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Jamie Pacheco is the Lead Writer for Fansided’s New England Patriots blog, Musket Fire.  You can follow Jamie on Twitter @jpmusketfire.

Patriots Keys to Beating the Jets

Stop the run

The Jets will not repeat the mistakes of Week 13 and open up with Mark Sanchez in the shotgun running a no-huddle offense. During the second half of the Colts game, the Jets ran the ball twice as much as they passed, and it helped power them to success. They will likely try to establish the running game early this time out. The Pats have some injuries on the defensive line but have Brandon spikes back to help fortify the run defense. If they can force Sanchez to win the game for the Jets, they stand a good chance at hosting the AFC Championship game.

Avoid falling for the play action

It’s easy to over commit to stopping the run when playing the Jets, and this is when Mark Sanchez is most dangerous. He is very successful at play action passes as linebackers and defensive backs try to get a jump on the run. Most of the damage he did against the Colts Wild Card weekend and the Pats Week 2 of the regular season came off of play action. The linebackers and DB’s must remain disciplined and stick to their assignments. In addition, in-cuts by the outside receivers and Dustin Keller working the middle of the field are routes and options that Sanchez seems to favor, especially on 3rd down. A modified Cover-4, with the outside linebackers taking away the in-cuts with an underneath zone and bringing one of the safeties into the middle of the field instead of taking a deep quarter to help stop Keller could be effective.

Win the field position battle

A spectacular kick-off return by Antonio Cromartie was likely the key reason the Jets were able to get into field-goal range and win the game against the Colts. Winning the field position battle to set up the offense will be key on Sunday. I expect the Jets’ defense to play better than they did during the Week 13 beating, which means that the shorter the field the Pats have to go, the more successful they will be. Bill Belichick always emphasizes all 3 phases of the game, and special teams will need to be dominant. The defense also plays a role here. By stopping the Jets deep in their own territory, the likelihood of the Pats’ offense starting in good field position increases.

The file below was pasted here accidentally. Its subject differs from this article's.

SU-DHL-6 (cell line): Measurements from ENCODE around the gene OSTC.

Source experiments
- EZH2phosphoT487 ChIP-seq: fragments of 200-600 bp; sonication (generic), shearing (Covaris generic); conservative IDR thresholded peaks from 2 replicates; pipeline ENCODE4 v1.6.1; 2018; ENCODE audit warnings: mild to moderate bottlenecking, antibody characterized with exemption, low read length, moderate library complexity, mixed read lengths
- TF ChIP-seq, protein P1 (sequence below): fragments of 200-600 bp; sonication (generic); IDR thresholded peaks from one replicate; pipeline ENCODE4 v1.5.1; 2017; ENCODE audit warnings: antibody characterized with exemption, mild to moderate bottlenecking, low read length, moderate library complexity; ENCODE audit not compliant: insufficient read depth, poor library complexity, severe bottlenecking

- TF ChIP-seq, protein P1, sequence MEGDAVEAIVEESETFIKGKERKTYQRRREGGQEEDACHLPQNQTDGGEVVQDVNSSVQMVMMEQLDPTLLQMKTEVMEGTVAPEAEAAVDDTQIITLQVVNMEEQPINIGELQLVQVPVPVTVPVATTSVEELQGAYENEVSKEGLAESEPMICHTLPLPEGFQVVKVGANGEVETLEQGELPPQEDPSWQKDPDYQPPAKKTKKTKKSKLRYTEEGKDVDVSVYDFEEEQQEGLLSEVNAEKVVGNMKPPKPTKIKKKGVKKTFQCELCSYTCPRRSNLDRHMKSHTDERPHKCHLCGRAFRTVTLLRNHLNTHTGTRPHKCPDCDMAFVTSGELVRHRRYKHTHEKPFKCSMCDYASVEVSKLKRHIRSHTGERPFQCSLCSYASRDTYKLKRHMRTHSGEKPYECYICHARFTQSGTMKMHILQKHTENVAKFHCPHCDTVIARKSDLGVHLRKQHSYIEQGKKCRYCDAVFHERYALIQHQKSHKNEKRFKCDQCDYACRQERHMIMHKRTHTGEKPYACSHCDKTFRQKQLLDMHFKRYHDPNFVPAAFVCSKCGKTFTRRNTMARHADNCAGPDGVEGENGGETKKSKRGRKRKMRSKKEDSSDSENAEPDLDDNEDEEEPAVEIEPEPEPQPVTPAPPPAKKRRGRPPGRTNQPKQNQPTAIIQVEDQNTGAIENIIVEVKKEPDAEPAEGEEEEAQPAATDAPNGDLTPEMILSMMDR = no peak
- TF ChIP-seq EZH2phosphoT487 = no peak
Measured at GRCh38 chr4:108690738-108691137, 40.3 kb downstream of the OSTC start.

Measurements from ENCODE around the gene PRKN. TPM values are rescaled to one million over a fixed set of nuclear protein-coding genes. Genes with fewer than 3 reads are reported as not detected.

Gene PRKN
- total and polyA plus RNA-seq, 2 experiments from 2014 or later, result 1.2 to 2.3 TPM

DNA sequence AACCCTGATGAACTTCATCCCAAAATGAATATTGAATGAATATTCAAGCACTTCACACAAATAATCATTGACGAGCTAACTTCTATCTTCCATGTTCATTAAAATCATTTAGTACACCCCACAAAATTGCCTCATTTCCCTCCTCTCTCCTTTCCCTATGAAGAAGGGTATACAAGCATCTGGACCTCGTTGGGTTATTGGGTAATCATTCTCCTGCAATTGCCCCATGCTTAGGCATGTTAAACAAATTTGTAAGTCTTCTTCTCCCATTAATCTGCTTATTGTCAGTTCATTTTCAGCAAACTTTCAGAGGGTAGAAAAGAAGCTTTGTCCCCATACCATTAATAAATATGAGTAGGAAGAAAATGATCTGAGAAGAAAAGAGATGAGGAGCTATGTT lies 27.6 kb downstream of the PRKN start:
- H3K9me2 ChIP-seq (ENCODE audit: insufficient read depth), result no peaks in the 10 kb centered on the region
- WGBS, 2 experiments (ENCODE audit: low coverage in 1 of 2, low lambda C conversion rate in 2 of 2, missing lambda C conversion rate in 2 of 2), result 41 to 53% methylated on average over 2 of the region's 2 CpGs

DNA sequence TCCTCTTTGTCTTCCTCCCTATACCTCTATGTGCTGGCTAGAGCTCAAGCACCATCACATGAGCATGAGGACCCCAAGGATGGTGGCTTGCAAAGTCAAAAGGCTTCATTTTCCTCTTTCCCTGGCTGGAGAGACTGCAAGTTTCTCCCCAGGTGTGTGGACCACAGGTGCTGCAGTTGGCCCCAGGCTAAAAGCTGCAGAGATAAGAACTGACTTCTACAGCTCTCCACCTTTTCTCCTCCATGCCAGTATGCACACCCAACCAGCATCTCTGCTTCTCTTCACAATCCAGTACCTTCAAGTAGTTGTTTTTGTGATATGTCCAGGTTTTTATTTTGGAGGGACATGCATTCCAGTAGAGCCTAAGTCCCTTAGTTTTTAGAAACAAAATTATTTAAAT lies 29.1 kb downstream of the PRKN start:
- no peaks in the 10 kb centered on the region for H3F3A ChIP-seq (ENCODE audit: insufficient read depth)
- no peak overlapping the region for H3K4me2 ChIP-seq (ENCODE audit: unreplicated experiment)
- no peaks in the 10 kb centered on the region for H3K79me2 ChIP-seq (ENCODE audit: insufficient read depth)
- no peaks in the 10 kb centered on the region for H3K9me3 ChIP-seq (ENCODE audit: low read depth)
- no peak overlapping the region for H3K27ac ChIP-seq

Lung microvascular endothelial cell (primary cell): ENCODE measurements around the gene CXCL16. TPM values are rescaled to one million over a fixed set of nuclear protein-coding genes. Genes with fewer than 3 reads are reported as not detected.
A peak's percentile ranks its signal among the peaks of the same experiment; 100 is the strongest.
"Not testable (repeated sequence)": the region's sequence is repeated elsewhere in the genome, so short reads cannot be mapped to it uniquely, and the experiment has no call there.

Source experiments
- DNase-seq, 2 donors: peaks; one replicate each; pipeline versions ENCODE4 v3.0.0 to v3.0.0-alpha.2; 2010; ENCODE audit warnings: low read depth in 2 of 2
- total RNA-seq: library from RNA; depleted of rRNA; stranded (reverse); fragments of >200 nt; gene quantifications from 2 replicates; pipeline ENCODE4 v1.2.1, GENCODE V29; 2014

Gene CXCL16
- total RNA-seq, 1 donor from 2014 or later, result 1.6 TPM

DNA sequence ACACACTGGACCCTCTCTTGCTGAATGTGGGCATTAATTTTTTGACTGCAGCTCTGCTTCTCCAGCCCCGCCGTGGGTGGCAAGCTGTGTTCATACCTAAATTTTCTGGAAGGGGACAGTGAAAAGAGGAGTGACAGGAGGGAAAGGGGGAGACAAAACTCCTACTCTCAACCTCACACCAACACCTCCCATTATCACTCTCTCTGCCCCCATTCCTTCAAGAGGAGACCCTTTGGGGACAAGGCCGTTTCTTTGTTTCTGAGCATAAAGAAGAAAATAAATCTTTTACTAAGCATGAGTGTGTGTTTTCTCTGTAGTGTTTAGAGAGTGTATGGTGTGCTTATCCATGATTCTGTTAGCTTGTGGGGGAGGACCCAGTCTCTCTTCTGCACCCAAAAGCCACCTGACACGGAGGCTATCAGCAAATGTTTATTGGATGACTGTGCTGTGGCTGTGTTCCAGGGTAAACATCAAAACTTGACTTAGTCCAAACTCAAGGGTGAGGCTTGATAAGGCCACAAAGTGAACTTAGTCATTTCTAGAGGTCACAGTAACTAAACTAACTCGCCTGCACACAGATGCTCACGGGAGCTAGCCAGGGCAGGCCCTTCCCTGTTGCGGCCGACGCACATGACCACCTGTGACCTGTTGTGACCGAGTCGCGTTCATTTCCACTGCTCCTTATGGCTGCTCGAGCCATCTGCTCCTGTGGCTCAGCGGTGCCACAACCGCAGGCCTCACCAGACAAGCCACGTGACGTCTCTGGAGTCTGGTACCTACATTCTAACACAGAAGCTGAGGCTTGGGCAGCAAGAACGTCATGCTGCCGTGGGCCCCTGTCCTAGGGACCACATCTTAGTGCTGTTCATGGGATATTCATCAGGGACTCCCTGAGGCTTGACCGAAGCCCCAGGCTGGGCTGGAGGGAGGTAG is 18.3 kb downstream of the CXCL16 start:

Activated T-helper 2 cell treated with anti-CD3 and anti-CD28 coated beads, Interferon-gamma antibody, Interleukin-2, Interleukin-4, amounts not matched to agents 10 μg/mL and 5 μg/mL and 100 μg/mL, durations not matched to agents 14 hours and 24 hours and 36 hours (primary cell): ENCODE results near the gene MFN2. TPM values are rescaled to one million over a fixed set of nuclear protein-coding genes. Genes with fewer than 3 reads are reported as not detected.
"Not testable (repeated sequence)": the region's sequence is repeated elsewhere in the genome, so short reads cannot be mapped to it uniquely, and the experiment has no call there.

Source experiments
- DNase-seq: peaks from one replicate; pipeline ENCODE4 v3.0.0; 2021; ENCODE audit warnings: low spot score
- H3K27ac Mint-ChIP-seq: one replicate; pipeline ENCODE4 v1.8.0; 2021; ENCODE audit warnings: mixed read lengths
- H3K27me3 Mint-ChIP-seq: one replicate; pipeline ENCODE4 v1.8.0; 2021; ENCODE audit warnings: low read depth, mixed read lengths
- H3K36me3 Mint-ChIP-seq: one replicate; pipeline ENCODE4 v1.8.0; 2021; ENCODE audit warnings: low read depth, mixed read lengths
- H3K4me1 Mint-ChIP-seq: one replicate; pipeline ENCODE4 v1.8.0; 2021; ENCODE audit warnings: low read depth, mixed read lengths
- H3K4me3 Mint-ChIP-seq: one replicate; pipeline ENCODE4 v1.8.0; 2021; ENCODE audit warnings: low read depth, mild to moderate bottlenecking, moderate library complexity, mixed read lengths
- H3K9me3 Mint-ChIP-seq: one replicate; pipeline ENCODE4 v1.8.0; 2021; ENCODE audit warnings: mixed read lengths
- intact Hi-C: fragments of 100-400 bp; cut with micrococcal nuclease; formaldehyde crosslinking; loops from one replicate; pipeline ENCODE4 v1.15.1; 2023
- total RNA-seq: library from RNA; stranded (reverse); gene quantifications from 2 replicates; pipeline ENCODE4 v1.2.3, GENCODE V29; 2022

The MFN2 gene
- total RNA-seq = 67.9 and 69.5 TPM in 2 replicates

Spread the Jets’ defense

The Patriots were able to pick apart the Jet defense Week 13 largely due to spreading them out with multiple receiver and tight end sets. I don’t expect the Jets to blitz as much as they did Week 13 and will instead rely on more zone coverages to make Tom Brady hold onto the ball longer. Luckily, Brady can make quick decisions and is pretty good at picking apart zones, as long as the line provides him the time. Spreading out the defense allows Brady to get a better read on what the defense is doing and creates more mismatches. The Jets simply do not have enough DB’s or athletic linebackers to cover all of the options Brady has to throw to. I expect a heavy dose of spread with formation/play variations that the Jets haven’t seen yet.

Run out of the spread

The Patriots have to keep the defense honest and establish a running game. It will not be easy against the Jets’ front seven, which is why running out of the spread will be an effective way to gain some yards on the ground. The Jets’ front 7 will not be able to bunch up in the box to stop the run and if they do, Brady will likely change the play to a pass and take advantage of what the Jets are doing. Danny Woodhead’s 50-yard run Week 13 came out of a spread formation, as there was plenty of space for Woodhead to weave in and out of. Without an effective running game, Brady’s play-action will be useless.

This game has all the makings of being a classic. It should be tight because both teams know each other well. It will likely be decided on a single big play, be it defensive, offensive, or on special teams. The Pats have a big advantage playing at home. We’ll find out if it’s enough to put them over the top.